Clever Beans is a small development team based in England, and the group’s story is a familiar one. The team is largely composed of people with backgrounds in larger game development who wanted to work in a more independent workplace, creating smaller, more focused experiences. When Vikings Attack! is one of those attempts. In it, players take part in what is essentially dodge ball, but with swarms of people acting as single units, and the environment becomes the ball. While fun in short bursts, especially when played with friends, this PSN title can easily become monotonous.
The premise of When Vikings Attack! is essentially the following: Vikings are back and marauding modern settings. Everyday citizens must defend their homes from the Viking hordes by gathering in groups and launching anything they can carry at the savages, who are in turn doing the same. This basic idea has promise, but it only works in certain situations.
When playing the campaign alone, it becomes extremely tedious. The amount of enemies thrown at players seems designed for co-op, but there just aren’t enough people playing online for this to happen regularly. Waiting upwards of twenty minutes would often only produce one other person, and this greatly hinders Vikings attempt at being a smaller, more bite-sized game. Later levels can last up to fifteen minutes, during which the same actions are performed ad-nauseam. Bosses are occasionally thrown into the mix, but again, the patterns are overly simple and just plain boring. Granted, when other players are introduced, a new level of chaos is injected into the game, which does make the campaign more enjoyable. But it doesn’t fix it completely.
Online versus modes are where Vikings really shines. During my experiences with the modes, of which there are three, finding others to play with was much easier. Some game types pit teams against each other, while others are a complete free-for-all, but in every instance it is much more engaging. Matches are hectic, usually don’t last longer than a minute or so, and as swiftly as one ends, another begins. This gameplay is great, and the chaotic nature of the game is so much more appealing when actual humans are behind your opponents.
The visual nature of Vikings seems to fit a handheld device moreso than an HD television. By design, the screen becomes extremely busy, and I found myself constantly moving closer and closer to the TV in an attempt to get a better handle on the bedlam. The eyes can only focus on so much screen-space at one time, and gameplay eventually becomes frustrating, especially in larger environments.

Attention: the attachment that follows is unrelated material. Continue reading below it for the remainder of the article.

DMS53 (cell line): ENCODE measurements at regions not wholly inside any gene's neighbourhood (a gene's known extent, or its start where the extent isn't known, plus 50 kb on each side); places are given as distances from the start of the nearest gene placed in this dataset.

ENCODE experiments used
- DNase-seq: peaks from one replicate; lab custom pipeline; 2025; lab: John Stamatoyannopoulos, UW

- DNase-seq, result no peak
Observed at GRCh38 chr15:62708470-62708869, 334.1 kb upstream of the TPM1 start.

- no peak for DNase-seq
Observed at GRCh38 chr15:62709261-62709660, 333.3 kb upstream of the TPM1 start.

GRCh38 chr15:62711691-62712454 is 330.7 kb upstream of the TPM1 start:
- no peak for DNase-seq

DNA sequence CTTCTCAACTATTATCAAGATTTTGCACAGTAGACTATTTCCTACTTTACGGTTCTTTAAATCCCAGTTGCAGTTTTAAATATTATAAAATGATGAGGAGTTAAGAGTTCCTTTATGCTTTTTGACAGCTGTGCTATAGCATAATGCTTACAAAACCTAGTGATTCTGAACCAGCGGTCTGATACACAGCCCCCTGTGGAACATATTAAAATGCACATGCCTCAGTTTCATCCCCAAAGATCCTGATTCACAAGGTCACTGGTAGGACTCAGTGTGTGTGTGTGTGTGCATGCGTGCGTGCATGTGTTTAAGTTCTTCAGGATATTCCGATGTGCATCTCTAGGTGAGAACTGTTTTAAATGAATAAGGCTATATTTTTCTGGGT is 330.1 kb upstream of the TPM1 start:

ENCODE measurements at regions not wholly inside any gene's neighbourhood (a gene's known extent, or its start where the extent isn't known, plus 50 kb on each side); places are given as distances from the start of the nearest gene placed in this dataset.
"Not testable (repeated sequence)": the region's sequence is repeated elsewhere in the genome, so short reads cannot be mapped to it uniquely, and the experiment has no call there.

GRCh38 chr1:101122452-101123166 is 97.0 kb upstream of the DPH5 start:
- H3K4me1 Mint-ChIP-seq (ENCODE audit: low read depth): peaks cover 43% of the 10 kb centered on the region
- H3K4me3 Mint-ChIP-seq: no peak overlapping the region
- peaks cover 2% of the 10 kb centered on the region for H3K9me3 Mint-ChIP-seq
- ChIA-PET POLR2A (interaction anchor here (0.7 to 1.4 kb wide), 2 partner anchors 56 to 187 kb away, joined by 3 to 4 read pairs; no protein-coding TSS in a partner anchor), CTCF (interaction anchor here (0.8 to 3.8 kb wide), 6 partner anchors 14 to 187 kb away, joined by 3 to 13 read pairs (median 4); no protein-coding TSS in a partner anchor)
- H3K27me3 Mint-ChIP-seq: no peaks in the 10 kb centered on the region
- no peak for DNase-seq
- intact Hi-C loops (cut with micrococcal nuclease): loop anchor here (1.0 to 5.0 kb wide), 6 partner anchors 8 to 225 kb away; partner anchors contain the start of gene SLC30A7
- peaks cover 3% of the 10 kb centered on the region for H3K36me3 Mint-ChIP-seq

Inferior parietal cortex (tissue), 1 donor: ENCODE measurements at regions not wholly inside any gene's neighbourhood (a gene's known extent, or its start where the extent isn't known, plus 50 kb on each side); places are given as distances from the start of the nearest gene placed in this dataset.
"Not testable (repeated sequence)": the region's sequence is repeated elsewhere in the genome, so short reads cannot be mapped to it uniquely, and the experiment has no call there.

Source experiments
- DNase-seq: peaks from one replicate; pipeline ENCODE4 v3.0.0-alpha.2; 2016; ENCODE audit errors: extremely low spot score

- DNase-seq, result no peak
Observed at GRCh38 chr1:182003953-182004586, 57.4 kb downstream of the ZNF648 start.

Despite all of this, Vikings does have a pleasant look. Everything has a stylized design, and the citizens which populate the defending hordes vary greatly. With each passing level in the campaign, new models are added by the dozen. And despite my problems with the levels mechanically, they vary greatly and, for the most part, possess their own identity. Musically, Vikings is nothing special, but it does blend with the visuals. It melds well with the bright and lighthearted look, providing a family-friendly and up-beat experience overall.
At its core, When Vikings Attack! is a neat idea. But the game can quickly become boring, especially when played solo. It may sound rough, but the harsh reality of multiplayer games like this is, after a few weeks, one can’t depend on there being other players online. And without others, the enjoyment found here is hamstrung. One thing to keep in mind is that Vikings is following suit with many other PSN titles, and when you purchase it you receive both the PS3 and Vita versions. So if you own a Vita, and are looking for a quick and easy romp, at $9.99, Vikings is a pretty good deal. But, the way online communities come and go so fast with new releases nowadays, you might want to make sure you have friends to play with first.
When Vikings Attack was developed by Clever Beans and published by SCEA. A PSN copy was provided by the publisher for the purposes of review.